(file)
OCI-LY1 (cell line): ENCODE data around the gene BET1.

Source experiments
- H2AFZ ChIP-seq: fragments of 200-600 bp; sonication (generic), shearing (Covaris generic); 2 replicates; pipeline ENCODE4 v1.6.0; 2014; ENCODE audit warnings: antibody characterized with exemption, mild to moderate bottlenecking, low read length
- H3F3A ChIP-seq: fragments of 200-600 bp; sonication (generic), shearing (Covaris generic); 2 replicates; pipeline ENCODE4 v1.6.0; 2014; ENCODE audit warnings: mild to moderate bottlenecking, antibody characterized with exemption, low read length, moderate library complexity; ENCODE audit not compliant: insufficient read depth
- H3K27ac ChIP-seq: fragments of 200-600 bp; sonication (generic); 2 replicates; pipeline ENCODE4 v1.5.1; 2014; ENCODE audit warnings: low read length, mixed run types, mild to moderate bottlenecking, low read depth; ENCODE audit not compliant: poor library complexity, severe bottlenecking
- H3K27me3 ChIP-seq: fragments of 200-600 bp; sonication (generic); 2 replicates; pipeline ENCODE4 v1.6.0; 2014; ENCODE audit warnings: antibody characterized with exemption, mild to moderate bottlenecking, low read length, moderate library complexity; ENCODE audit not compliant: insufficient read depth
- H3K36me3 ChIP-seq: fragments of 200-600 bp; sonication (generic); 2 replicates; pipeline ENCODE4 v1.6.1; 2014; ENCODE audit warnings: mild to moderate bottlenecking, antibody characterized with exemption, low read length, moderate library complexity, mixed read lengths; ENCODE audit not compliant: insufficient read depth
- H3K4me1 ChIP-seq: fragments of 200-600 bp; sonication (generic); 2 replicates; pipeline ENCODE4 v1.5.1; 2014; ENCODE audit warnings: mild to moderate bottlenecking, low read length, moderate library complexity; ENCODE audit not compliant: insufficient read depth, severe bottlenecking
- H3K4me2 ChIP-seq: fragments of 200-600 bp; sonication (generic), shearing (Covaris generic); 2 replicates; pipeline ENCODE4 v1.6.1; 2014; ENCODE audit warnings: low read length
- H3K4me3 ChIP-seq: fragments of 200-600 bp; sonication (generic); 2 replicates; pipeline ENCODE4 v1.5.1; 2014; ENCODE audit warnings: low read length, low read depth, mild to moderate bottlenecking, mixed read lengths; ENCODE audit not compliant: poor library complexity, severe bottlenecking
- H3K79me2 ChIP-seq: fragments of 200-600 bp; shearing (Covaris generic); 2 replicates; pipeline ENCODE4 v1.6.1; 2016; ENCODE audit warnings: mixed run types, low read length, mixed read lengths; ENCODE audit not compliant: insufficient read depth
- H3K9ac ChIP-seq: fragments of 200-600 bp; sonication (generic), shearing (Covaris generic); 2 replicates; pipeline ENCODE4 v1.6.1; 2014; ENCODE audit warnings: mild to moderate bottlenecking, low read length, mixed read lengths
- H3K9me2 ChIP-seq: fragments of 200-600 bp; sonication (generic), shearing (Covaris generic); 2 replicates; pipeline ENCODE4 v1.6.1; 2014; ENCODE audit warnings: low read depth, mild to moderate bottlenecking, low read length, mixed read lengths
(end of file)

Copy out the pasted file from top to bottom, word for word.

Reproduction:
OCI-LY1 (cell line): ENCODE data around the gene BET1.

Source experiments
- H2AFZ ChIP-seq: fragments of 200-600 bp; sonication (generic), shearing (Covaris generic); 2 replicates; pipeline ENCODE4 v1.6.0; 2014; ENCODE audit warnings: antibody characterized with exemption, mild to moderate bottlenecking, low read length
- H3F3A ChIP-seq: fragments of 200-600 bp; sonication (generic), shearing (Covaris generic); 2 replicates; pipeline ENCODE4 v1.6.0; 2014; ENCODE audit warnings: mild to moderate bottlenecking, antibody characterized with exemption, low read length, moderate library complexity; ENCODE audit not compliant: insufficient read depth
- H3K27ac ChIP-seq: fragments of 200-600 bp; sonication (generic); 2 replicates; pipeline ENCODE4 v1.5.1; 2014; ENCODE audit warnings: low read length, mixed run types, mild to moderate bottlenecking, low read depth; ENCODE audit not compliant: poor library complexity, severe bottlenecking
- H3K27me3 ChIP-seq: fragments of 200-600 bp; sonication (generic); 2 replicates; pipeline ENCODE4 v1.6.0; 2014; ENCODE audit warnings: antibody characterized with exemption, mild to moderate bottlenecking, low read length, moderate library complexity; ENCODE audit not compliant: insufficient read depth
- H3K36me3 ChIP-seq: fragments of 200-600 bp; sonication (generic); 2 replicates; pipeline ENCODE4 v1.6.1; 2014; ENCODE audit warnings: mild to moderate bottlenecking, antibody characterized with exemption, low read length, moderate library complexity, mixed read lengths; ENCODE audit not compliant: insufficient read depth
- H3K4me1 ChIP-seq: fragments of 200-600 bp; sonication (generic); 2 replicates; pipeline ENCODE4 v1.5.1; 2014; ENCODE audit warnings: mild to moderate bottlenecking, low read length, moderate library complexity; ENCODE audit not compliant: insufficient read depth, severe bottlenecking
- H3K4me2 ChIP-seq: fragments of 200-600 bp; sonication (generic), shearing (Covaris generic); 2 replicates; pipeline ENCODE4 v1.6.1; 2014; ENCODE audit warnings: low read length
- H3K4me3 ChIP-seq: fragments of 200-600 bp; sonication (generic); 2 replicates; pipeline ENCODE4 v1.5.1; 2014; ENCODE audit warnings: low read length, low read depth, mild to moderate bottlenecking, mixed read lengths; ENCODE audit not compliant: poor library complexity, severe bottlenecking
- H3K79me2 ChIP-seq: fragments of 200-600 bp; shearing (Covaris generic); 2 replicates; pipeline ENCODE4 v1.6.1; 2016; ENCODE audit warnings: mixed run types, low read length, mixed read lengths; ENCODE audit not compliant: insufficient read depth
- H3K9ac ChIP-seq: fragments of 200-600 bp; sonication (generic), shearing (Covaris generic); 2 replicates; pipeline ENCODE4 v1.6.1; 2014; ENCODE audit warnings: mild to moderate bottlenecking, low read length, mixed read lengths
- H3K9me2 ChIP-seq: fragments of 200-600 bp; sonication (generic), shearing (Covaris generic); 2 replicates; pipeline ENCODE4 v1.6.1; 2014; ENCODE audit warnings: low read depth, mild to moderate bottlenecking, low read length, mixed read lengths